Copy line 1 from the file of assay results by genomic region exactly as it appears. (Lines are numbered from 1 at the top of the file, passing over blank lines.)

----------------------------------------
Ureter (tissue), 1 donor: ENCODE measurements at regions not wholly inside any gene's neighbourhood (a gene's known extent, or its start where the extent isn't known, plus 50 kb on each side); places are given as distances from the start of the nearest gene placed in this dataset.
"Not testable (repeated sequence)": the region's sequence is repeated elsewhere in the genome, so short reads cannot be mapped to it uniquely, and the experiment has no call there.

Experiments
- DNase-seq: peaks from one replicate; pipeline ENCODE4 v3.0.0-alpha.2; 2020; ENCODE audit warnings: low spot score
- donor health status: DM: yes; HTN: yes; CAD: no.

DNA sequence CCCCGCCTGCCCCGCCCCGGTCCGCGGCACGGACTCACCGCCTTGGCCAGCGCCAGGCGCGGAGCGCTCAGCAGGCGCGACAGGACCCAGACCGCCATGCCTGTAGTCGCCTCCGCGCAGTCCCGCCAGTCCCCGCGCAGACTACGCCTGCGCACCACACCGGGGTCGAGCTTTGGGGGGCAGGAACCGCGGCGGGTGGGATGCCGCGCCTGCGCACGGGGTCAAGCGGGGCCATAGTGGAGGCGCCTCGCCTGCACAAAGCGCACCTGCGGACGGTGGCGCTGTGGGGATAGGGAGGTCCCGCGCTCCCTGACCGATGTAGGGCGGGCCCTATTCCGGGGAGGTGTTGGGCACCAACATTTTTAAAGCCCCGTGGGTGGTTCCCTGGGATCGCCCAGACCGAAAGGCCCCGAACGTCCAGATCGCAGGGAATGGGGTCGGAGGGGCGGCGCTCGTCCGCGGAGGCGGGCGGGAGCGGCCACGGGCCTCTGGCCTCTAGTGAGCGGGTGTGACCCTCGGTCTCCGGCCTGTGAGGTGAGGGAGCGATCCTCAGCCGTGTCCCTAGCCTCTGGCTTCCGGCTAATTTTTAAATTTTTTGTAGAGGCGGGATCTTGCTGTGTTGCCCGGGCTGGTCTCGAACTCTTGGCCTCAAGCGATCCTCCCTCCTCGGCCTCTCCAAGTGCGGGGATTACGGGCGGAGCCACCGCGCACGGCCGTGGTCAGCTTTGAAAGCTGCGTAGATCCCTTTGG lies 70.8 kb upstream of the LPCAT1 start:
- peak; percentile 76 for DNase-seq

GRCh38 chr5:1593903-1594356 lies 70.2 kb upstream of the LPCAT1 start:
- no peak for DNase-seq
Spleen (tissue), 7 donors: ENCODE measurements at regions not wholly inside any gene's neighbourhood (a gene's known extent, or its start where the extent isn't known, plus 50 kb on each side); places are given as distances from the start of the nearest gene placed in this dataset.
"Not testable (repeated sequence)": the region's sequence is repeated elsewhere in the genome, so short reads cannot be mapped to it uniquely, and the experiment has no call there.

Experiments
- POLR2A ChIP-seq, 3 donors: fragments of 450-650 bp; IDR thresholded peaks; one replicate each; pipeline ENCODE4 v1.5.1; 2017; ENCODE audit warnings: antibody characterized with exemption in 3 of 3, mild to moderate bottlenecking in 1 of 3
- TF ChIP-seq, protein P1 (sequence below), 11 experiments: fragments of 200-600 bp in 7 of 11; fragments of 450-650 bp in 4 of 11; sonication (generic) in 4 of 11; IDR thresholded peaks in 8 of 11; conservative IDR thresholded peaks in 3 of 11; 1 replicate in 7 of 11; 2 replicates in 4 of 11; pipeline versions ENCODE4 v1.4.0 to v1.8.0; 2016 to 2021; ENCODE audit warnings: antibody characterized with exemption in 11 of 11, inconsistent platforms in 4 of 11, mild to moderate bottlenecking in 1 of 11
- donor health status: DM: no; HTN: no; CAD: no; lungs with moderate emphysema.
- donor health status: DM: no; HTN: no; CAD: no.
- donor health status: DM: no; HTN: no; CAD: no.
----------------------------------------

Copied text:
Ureter (tissue), 1 donor: ENCODE measurements at regions not wholly inside any gene's neighbourhood (a gene's known extent, or its start where the extent isn't known, plus 50 kb on each side); places are given as distances from the start of the nearest gene placed in this dataset.